Markets say retain state powers over GM bans and keep GM food la

Markets say retain state powers over GM bans

Thursday, 21st July 2016

GM-Free Australia Alliance members reject the Productivity Commission’s recommendations to remove states’ rights to ban genetically manipulated (GM) crops for marketing reasons and to remove GM food labelling. GM crops pose unacceptable risks to our health, the environment and key export markets and removing the bans and GM labeling would eliminate choice for farmers and consumers.


Louise Sales from Friends of the Earth’s Emerging Tech Project says: “The Productivity Commission has ignored the compelling evidence from the Tasmanian and South Australian Governments, and other stakeholders, that show the value of remaining GM-free. Instead its report reads like a Monsanto press release.”


“GM canola has been a complete flop in Australia. The European Union buys the vast majority of Australian canola and pays a premium of up to $70/tonne more for GM-free canola than for GM varieties. These highly profitable exports are under threat from any GM contamination and state moratoria minimise the risk of GM contamination.”


Bob Phelps of Gene Ethics says: “ending state powers to establish GM-free zones for marketing reasons would mean any GM crop approved by the Federal Government regulator (OGTR) could be grown anywhere, without state or local approval. Australia’s key trading partners have zero tolerance for unapproved GM crops, so would react badly if Australia allows new types of GM crops (such as GM wheat) before they are approved elsewhere.”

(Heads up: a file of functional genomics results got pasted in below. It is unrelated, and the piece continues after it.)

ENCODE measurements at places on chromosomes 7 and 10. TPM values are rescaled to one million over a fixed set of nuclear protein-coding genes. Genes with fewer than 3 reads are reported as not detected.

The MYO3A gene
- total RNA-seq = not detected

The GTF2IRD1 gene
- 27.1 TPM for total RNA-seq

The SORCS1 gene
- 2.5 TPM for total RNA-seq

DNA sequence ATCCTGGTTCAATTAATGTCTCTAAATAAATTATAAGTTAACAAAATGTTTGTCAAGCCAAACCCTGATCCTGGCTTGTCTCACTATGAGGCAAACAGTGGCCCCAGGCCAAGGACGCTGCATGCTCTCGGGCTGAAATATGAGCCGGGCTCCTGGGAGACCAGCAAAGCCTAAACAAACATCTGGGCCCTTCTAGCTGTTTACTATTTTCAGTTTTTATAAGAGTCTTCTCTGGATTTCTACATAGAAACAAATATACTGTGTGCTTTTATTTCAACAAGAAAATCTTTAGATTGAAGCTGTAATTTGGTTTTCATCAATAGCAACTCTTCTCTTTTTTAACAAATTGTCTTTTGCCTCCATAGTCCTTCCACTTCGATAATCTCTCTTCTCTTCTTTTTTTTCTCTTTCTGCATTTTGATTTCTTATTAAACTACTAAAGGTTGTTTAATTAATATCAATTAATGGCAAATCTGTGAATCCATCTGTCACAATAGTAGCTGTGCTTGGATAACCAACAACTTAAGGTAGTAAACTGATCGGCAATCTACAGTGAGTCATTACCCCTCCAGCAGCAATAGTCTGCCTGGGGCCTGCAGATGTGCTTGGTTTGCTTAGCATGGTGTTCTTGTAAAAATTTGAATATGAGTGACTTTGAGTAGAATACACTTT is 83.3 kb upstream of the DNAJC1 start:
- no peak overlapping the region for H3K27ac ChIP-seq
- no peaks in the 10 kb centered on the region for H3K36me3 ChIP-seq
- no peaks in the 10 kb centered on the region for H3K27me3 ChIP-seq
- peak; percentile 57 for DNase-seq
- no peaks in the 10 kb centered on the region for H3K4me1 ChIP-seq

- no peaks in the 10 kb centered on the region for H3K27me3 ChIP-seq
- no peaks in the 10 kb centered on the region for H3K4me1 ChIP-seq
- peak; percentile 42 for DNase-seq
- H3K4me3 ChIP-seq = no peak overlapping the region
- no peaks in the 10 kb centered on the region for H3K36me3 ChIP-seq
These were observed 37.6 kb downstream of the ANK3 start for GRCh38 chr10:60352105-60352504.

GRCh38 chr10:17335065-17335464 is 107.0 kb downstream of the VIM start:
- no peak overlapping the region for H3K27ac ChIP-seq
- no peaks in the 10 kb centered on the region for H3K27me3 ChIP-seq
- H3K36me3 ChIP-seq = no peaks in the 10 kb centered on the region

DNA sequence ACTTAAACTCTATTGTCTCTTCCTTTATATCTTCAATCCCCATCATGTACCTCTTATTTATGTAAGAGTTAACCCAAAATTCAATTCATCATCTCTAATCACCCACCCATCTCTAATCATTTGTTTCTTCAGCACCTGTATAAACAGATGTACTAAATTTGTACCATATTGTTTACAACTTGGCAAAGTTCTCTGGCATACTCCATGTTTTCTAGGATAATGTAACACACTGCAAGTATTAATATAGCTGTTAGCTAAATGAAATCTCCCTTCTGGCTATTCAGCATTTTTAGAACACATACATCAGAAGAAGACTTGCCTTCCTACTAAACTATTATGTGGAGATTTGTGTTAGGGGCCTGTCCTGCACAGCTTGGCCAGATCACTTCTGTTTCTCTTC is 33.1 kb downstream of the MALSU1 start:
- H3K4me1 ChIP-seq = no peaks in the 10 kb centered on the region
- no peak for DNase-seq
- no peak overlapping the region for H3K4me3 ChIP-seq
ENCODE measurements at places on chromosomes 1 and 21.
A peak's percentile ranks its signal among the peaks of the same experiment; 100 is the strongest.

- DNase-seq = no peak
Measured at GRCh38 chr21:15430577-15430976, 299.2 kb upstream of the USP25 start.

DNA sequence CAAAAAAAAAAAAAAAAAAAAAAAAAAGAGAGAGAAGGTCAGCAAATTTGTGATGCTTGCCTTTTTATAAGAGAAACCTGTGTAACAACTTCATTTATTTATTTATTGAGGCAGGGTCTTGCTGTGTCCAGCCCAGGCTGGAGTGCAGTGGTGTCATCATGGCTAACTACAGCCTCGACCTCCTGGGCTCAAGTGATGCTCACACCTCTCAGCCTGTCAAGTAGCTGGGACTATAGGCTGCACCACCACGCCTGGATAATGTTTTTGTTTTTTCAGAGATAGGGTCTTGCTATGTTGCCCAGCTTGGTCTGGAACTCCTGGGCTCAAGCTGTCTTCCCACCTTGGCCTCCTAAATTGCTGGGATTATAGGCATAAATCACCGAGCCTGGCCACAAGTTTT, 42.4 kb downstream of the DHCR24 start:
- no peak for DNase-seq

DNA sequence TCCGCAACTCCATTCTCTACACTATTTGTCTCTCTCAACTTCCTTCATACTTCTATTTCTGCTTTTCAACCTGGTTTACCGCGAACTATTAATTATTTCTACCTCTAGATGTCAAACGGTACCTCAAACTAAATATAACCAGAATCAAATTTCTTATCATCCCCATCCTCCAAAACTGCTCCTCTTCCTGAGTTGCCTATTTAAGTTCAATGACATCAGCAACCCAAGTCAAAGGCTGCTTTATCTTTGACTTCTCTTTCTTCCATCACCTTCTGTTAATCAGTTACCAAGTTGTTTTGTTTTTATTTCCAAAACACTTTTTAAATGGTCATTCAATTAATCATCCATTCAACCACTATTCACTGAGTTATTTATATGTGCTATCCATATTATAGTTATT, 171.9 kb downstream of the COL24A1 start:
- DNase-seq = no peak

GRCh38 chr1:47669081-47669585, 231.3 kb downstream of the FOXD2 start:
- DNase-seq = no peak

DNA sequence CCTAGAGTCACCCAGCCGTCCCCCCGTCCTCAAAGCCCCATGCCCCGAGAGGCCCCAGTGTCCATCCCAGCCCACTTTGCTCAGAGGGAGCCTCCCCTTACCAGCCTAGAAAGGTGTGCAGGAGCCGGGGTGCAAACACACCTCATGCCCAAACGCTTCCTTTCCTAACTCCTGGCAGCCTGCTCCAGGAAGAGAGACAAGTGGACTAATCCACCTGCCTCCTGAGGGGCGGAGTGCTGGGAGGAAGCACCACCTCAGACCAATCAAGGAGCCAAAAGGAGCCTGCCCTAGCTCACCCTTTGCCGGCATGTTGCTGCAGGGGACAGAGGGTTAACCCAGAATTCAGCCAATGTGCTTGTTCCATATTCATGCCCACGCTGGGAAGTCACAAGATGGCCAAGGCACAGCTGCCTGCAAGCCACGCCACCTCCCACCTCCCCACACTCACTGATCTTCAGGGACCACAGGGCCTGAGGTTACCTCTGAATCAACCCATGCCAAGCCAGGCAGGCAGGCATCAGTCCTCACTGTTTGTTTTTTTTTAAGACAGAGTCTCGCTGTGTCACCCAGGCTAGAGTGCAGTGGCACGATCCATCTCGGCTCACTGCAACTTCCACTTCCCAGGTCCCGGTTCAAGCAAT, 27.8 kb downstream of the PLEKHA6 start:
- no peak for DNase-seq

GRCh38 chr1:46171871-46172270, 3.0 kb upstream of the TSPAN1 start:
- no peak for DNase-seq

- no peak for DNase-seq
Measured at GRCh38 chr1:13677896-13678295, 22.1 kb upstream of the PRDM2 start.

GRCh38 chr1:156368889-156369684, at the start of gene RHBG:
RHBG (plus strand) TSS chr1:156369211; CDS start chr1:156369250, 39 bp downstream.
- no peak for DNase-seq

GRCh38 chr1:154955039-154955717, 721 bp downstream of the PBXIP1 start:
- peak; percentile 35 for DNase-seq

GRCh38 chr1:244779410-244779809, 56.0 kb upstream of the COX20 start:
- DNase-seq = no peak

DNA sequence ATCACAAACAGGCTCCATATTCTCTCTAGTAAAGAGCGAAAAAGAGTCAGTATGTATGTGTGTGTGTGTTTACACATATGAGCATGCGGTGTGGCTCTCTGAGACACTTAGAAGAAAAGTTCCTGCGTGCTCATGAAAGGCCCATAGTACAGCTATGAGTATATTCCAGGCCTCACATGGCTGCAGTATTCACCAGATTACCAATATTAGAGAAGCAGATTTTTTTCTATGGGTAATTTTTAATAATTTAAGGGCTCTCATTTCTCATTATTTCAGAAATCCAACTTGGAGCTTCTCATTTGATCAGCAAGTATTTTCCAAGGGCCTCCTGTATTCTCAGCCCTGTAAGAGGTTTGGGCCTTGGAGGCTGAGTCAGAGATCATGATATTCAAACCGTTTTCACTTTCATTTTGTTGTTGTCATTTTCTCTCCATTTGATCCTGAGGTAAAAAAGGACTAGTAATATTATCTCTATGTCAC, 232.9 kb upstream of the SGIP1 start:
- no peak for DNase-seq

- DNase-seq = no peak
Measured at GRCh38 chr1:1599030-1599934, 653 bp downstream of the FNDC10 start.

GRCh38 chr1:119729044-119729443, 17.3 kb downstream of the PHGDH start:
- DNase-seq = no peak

“For example, the US National Grain and Feed Association estimates that US exporters and farmers lost up to $2.9 billion in corn exports to China in 2013/14 because of the presence of an unapproved GM corn variety – Viptera.”[1]


An Australian Farm Policy Journal article last year concluded that: “GM crops and food could seriously ‘taint’ the brand position of non-GM Australian produce in Asian markets”.[2]

Fran Murrell from MADGE says: “State bans on GM crops exist to protect valuable export markets because most shoppers globally don’t want to eat GM food. GM and GM-free labelling enables shoppers to avoid GM food for a range of ethical, environmental and health reasons.”


“We urge everyone to reject the Productivity Commission’s proposals during the next round of public comment on its draft report,” Ms Murrell concludes.


Media contacts

Louise Sales, Friends of the Earth: 0435 589 579

Fran Murrell, MADGE: 0401 407 944

Bob Phelps, Gene Ethics: 0449 769 066

[1] National Grain Feed Association. 2014. Lack of Chinese Approval for Import of U.S. Agricultural Products Containing Agrisure VipteraTM MIR 162: A Case Study on Economic Impacts in Marketing Year 2013/2014

[2] Review of Asian Consumer Attitudes Towards GM Food and Implications for Agricultural Technology Development in Australia. Woodhead et al. Farm Policy Journal; Vol.12; No.3; Spring 2015